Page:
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Weeknotes: design, maps, power, ways of knowing and imagining

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Via Adrian McEwen, a thread from Jay Rosen about how we need more than exposure of bad things in the press. Adrian has also collected highlights of Capitalist Realism by Mark Fisher. I've not read the book - perhaps I should. Highlights mine:
[...] we need to ask: how has it become acceptable that so many people, and especially so many young people, are ill? The 'mental health plague' in capitalist societies would suggest that, instead of being the only social system that works, capitalism is inherently dysfunctional, and that the cost of it appearing to work is very high.

... As a consumer in late capitalism, you increasingly exist in two, distinct realities: the one in which the services are provided without hitch, and another reality entirely, the crazed Kafkaesque labyrinth of call centers, a world without memory, where cause and effect connect together in mysterious, unfathomable ways, where it is a miracle that anything ever happens, and you lose hope of ever passing b…

Weeknotes: citizen sector, metaphors, using data, small groups, OPEN2020

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Via Francis Irving - small groups:

I'd like something like this, and now I'm wondering what the frame would be.
What about subject matter? Historical Small Groups are a mixture of the specific (model railways, building personal computers, writing fantasy fiction) and the eclectic (art, culture, philosophy, general self-improvement). In a sense, I do not think it matters, and the potential landscape is broad.

From a purely personal perspective, however, I do not (yet) have any one thing that takes priority over my other interests. Therefore, my selfish bias is to create something under some kind of umbrella niche that is not too specific.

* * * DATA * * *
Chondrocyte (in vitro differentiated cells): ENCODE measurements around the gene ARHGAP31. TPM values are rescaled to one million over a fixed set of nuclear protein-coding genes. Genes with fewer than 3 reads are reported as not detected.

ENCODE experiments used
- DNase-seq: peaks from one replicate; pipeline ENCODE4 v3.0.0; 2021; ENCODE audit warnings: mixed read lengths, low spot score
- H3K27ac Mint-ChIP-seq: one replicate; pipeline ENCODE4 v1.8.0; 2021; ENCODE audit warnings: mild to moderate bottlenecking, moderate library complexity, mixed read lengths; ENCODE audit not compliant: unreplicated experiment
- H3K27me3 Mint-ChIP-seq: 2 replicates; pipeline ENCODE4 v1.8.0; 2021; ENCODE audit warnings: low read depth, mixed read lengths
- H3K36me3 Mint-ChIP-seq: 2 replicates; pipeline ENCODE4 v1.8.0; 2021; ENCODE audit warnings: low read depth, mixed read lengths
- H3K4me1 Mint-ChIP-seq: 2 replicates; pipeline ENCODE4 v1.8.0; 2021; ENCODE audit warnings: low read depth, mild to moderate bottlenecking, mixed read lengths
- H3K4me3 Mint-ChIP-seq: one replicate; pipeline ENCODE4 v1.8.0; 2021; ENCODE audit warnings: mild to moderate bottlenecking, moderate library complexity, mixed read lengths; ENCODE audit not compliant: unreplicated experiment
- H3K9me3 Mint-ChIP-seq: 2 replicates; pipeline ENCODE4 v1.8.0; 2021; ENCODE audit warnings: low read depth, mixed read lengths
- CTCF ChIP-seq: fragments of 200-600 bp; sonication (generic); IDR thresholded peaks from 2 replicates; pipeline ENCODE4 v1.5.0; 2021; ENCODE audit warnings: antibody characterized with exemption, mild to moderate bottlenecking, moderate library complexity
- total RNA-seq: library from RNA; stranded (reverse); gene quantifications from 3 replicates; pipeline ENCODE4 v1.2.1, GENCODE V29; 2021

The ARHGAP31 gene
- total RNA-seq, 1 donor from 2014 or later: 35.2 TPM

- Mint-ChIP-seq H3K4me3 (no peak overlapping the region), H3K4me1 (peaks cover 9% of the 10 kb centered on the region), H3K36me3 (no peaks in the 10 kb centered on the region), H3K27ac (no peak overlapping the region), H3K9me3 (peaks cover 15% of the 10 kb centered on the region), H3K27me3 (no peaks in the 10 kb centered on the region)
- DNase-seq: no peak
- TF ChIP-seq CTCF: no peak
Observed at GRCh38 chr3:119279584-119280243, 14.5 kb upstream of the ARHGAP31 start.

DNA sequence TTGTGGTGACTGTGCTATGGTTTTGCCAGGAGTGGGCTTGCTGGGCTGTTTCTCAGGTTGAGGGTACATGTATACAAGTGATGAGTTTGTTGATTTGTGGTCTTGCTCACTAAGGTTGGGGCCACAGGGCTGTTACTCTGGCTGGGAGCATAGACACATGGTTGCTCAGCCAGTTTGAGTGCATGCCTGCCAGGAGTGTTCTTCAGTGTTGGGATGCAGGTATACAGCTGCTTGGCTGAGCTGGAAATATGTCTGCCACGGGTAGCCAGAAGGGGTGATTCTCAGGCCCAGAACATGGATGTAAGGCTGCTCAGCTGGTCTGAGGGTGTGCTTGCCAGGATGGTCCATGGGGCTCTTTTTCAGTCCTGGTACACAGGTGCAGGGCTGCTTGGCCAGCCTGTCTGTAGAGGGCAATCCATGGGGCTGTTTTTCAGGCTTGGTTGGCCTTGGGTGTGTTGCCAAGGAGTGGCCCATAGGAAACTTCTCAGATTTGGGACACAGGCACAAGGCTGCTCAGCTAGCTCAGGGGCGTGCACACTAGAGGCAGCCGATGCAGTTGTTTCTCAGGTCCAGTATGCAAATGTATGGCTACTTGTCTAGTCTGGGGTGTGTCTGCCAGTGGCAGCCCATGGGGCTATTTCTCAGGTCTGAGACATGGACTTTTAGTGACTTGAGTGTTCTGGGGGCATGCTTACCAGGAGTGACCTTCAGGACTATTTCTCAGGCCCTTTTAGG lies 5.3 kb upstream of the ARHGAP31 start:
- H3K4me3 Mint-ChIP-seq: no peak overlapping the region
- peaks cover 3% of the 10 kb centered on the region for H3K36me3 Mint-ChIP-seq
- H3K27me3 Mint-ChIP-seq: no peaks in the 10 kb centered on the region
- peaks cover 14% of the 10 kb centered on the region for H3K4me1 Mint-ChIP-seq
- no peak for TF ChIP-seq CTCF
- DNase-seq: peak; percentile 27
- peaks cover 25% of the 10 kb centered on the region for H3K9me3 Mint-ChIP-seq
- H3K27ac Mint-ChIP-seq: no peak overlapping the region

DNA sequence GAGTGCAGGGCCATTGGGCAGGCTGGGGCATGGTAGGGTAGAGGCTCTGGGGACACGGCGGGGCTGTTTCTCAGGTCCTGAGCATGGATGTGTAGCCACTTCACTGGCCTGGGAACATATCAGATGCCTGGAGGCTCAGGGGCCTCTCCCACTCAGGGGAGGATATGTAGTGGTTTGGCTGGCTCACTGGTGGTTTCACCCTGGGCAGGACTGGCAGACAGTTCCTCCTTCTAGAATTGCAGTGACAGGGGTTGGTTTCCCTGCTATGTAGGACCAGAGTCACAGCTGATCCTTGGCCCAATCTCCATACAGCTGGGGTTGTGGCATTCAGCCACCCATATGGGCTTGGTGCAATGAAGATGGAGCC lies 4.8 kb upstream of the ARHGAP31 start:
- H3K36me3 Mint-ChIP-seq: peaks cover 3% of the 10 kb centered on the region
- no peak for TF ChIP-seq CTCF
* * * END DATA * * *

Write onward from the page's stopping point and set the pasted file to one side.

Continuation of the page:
Yes, that. Are the vaguely connected topics of interest I include in this blog something you might be interested in a Small Group about? Let me know.
Alastair Parvin's notes on a recent Audrey Tang interview are excellent. One of the stubborn category errors we have repeatedly made in recent decades — especially in the US and Western Europe —…

Weeknotes: universal basic infrastructure, feminist perspectives on electricity management, etc

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I've been a fan of Participatory City for a while and was delighted to see this article by Tessy Britton on Universal Basic Infrastructure to go with their latest work. It starts with a useful reminder, especially for technical folks, that platforms can be about people, not just online:
We have for the last 4 years been working on how we can design the means to grow a new system, within a single geography, in Barking and Dagenham. A platform of support has been created across the borough to begin the process of building this new system with the people who live there. This support platform includes a team of people, coupled with processes and infrastructures working together cohesively and strategically to build ecosystems of activity with people’s ideas, energies, skills and dreams are at the epicentre.

Chris Naylor, Chief Executive of London Borough of Barking and Dagenham (currently on secondment to Birmingham City Council), describes this as the “core architecture for a functioni…